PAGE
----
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The implications of the Yugoslav crisis for Western Europe's foreign relations

01 October 1994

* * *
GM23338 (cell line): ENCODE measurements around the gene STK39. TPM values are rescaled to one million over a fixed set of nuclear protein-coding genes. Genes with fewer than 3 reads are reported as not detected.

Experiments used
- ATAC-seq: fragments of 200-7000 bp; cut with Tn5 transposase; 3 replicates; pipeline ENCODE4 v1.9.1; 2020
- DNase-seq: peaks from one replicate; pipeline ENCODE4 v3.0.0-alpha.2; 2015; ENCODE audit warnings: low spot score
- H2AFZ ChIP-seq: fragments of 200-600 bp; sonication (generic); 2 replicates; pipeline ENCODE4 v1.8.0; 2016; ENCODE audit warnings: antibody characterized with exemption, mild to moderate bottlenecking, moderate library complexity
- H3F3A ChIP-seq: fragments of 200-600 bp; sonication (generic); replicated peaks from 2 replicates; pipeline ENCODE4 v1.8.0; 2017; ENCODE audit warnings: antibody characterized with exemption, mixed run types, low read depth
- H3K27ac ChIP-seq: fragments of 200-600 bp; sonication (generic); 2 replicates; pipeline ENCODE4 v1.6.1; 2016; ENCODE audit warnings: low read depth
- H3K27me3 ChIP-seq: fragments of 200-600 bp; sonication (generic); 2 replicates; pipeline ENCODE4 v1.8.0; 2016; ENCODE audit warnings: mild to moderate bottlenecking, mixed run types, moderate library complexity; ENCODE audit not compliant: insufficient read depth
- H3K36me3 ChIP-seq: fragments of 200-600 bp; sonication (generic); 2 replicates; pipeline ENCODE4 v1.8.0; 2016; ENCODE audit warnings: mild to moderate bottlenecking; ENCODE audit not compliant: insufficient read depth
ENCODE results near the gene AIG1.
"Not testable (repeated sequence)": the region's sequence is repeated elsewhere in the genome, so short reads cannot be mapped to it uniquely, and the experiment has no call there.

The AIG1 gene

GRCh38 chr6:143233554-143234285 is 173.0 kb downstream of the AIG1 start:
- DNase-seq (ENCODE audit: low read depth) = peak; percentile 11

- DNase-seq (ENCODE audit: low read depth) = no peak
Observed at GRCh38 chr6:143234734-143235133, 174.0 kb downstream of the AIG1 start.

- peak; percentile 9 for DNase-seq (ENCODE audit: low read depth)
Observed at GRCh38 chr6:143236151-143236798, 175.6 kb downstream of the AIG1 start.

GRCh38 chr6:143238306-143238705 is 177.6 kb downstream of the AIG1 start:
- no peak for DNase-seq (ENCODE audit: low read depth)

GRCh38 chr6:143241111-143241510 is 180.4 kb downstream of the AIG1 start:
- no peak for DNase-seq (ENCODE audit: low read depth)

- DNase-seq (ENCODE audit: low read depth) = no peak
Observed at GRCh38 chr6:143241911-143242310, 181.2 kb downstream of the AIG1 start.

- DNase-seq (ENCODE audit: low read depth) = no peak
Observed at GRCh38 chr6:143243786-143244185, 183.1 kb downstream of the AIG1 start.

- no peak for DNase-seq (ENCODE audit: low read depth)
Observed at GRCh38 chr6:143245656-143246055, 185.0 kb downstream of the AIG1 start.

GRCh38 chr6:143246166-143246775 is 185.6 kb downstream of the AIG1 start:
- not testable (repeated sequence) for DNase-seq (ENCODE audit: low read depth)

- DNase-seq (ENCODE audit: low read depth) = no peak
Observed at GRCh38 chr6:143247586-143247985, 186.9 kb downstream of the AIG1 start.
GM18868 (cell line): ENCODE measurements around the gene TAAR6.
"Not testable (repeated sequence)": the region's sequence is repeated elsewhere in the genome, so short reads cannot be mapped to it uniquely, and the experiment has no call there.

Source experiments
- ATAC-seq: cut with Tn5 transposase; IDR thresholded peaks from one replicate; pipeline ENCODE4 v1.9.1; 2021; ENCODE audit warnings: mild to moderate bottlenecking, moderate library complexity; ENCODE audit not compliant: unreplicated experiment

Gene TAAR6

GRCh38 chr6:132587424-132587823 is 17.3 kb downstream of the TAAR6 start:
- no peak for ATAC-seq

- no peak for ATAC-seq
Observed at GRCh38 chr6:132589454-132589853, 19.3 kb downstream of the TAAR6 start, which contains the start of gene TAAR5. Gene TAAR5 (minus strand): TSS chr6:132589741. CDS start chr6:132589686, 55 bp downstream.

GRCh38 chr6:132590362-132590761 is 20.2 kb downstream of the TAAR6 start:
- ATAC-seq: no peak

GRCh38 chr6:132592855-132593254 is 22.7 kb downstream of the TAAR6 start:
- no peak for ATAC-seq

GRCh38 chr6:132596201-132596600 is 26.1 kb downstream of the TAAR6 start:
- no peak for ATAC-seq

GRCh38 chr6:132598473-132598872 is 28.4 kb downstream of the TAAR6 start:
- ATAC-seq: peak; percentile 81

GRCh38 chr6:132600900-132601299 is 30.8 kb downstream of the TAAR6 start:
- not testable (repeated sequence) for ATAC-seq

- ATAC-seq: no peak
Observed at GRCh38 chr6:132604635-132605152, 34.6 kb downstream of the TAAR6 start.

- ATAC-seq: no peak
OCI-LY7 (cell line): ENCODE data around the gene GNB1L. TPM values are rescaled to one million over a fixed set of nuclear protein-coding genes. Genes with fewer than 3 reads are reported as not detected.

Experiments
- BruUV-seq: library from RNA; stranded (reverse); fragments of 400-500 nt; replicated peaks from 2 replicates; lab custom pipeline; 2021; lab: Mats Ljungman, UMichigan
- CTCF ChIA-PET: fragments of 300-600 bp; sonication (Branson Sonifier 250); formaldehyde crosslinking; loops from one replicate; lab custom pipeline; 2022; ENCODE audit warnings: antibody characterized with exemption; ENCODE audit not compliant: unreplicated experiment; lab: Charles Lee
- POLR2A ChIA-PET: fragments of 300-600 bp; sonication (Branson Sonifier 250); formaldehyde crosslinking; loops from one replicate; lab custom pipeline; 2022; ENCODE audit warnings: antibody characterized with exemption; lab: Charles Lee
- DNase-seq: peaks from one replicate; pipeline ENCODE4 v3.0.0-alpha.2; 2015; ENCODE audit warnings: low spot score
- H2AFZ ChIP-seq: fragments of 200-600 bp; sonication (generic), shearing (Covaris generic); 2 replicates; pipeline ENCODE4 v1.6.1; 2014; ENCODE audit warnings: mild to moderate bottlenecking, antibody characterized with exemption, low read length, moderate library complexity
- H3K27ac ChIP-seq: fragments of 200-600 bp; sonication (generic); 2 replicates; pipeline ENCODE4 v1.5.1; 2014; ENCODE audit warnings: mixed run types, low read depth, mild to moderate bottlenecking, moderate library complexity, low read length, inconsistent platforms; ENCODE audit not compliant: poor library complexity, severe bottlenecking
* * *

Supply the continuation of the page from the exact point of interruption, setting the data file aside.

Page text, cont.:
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The Yugoslav crisis, for which the West Europeans have been attempting to find a solution since its outbreak, has become the bloodiest conflict in Europe since the Second World War, a drama for the peoples concerned and a threat to the stability and security of all of the Balkans. But its implications go far beyond sub-regional effects. Posing for over three years now a challenge to the crisis-management ability of the international community, it has influenced the restructuring of post-Cold War security relations and has complicated Western Europe's development of a Common Foreign and Security Policy (CFSP) and search for a new role in international affairs. In this paper, scholars from the United States, Russia, Central Europe, Turkey and Egypt analyse their countries' perceptions of Western Europe's handling of the crisis and the actual or potential consequences for relations with the European Union (EU) and Western European Union (WEU). The following is a synopsis of the main points brought out in these case studies, evaluated and complemented by an analysis of West European views and perceptions.